2 Md. campuses among 130 shut by ITT Tech
For-profit college denied federal student-loan access
Two ITT Technical Institute campuses in Maryland are among more than 130 that were shut down nationwide by ITT Educational Services on Tuesday after the U.S. Department of Education prohibited it last month from enrolling new students who use federal financial aid.
The decision ended the fall quarter before it started for about 40,000 students as the Carmel, Ind.-based company laid off more than 8,000 employees.
About 350 students were enrolled at ITT’s campus in Hanover, and about 440 students at its campus in Owings Mills. It employed three full-time and 49 parttime faculty members in Hanover and five full-time and 54 part-time faculty members in Owings Mills, according to the Education Department.
Students left in the lurch with student loans and needing classes were offered some options by the Department of Education. Affected students could have their federal student loans forgiven and start their education over, or they could transfer their academic credits to another college, which could make them ineligible for loan forgiveness.
Federal officials have been ramping up oversight of ITT, one of the largest for-profit U.S. educational firms, and other companies like it.
Last month, the Education Department banned ITT from enrolling new students with federal financial aid, citing its lack of compliance with accreditation standards. It also ordered ITT to increase the amount it set aside to cover liabilities, such as refunds in case the college shut About 350 students were enrolled at ITT’s campus in Hanover. down, from about $90 million to about $247 million.
Instead of complying, ITT decided to shut down after 50 years in business.
The company defended itself in a statement, saying it has worked “tirelessly to ensure compliance with all applicable laws and regulations” and calling itself the victim of “regulatory assault.”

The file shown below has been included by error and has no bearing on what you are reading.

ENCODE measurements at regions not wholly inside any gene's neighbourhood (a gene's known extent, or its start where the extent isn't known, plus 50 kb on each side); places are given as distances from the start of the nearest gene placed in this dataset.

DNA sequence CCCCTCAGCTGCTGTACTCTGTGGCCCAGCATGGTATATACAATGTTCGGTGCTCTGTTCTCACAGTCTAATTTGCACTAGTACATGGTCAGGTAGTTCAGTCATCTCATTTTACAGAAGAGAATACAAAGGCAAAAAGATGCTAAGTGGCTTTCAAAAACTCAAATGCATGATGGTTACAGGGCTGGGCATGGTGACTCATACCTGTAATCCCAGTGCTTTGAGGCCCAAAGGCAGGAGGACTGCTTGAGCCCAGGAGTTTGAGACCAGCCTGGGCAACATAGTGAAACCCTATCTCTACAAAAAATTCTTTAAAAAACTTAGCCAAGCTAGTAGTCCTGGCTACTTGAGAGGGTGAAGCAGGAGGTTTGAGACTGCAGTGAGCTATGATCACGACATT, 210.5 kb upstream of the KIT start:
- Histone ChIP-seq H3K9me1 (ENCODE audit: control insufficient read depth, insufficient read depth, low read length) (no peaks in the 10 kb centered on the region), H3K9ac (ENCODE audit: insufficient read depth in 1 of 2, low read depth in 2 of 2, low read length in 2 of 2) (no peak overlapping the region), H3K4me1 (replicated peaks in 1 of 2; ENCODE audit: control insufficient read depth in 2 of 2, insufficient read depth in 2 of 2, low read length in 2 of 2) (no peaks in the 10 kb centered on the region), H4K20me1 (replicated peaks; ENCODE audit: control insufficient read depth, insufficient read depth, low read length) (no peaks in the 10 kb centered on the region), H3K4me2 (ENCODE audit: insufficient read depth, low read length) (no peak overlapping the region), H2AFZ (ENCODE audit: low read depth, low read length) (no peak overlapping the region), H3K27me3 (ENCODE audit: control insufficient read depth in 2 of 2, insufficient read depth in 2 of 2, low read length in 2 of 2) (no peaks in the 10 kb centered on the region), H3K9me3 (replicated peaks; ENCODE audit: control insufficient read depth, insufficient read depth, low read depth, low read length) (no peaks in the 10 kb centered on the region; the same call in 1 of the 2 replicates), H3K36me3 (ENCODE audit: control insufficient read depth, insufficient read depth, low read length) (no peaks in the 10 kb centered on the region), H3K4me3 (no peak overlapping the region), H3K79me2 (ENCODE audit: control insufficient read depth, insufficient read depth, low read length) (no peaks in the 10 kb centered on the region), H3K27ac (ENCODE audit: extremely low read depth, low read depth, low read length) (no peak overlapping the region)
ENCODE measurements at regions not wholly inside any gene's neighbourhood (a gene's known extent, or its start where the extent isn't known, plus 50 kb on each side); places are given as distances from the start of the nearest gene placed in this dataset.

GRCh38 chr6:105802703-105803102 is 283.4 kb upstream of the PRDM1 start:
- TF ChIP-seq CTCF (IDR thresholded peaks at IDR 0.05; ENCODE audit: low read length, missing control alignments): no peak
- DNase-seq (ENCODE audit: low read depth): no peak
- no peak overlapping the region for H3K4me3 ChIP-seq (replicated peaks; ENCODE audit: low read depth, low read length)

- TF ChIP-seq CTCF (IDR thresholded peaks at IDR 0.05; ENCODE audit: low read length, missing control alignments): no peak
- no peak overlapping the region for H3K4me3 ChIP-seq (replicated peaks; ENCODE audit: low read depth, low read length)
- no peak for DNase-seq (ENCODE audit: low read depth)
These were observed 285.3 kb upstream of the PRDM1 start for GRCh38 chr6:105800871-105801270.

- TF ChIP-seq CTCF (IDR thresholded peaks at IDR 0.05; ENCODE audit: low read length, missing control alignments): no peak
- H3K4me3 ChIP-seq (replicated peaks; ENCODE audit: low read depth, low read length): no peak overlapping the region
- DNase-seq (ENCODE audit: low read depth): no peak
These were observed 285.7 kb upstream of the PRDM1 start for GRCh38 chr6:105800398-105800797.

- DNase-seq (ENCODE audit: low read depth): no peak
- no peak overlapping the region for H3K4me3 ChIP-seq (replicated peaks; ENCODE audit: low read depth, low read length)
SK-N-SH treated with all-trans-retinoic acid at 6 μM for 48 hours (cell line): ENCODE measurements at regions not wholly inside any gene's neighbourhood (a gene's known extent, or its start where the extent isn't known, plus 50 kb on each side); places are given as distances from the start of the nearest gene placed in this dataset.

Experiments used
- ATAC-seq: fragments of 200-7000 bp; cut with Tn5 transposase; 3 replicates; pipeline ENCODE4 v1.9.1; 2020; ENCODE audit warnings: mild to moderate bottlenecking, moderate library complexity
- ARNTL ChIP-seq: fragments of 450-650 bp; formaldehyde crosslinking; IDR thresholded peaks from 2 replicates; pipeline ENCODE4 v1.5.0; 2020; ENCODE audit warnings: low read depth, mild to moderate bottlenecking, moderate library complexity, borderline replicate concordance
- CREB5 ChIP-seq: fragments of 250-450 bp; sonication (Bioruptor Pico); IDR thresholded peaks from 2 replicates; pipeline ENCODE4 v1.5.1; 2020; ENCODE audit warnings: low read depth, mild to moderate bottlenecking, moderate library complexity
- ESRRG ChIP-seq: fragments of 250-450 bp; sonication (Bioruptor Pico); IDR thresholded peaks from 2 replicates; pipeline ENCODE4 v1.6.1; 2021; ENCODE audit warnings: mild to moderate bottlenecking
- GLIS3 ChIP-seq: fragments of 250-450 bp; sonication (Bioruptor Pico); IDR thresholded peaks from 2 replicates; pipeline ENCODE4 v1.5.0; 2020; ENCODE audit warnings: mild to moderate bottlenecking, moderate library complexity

“With what we believe is a complete disregard by the U.S. Department of Education for due process to the company, hundreds of thousands of current students and alumni and more than 8,000 employees will be negatively affected,” the company said in a statement.
Launched in 1966, ITT Tech in recent years offered degrees in six areas of study: information technology, electronics technology, drafting and design, business, criminal justice and nursing.
U.S. Education Secretary John B. King Jr. defended the increased oversight of ITT and said the department had concerns about ITT’s “administrative capacity, organizational integrity, financial viability, and ability to serve students.”
“The school’s decisions have put its students and millions of dollars in taxpay- er-funded federal student aid at risk,” he said in a posting on the department’s website intended to inform affected students about the department’s action. King urged ITT students not to give up.
“Higher education remains the clearest path to economic opportunity and security,” he wrote. “Restarting or continuing your education at a high-quality, reputable institution may feel like a setback today, but odds are it will pay off in the long run.”
The move comes amid a crackdown by the U.S. Education Department on forprofit educational chains that have come under increased scrutiny and criticism for providing students with substandard educations — and sometimes worthless degrees — and leaving them saddled with huge amounts of debt. Last year, Corinthian Colleges shut down after the Education Department blocked it from enrolling students receiving federal financial aid.
Baltimore-based Laureate Education, a for-profit chain which owns more than 70 colleges around the world, declined to comment. The company, which only has a handful of U.S. schools, has not faced the same federal scrutiny as ITT and Corinthian.
Barmak Nassirian, director of federal relations and policy analysis at the American Association of State Colleges and Universities, said the federal government’s hand was forced by ITT’s legal and accreditation challenges.
“The federal government has to play the role of the undertaker at some point as these operations collapse under the weight of their own toxic outcomes,” Nassirian said. “At some point, the feds have to step in and say ‘enough.’”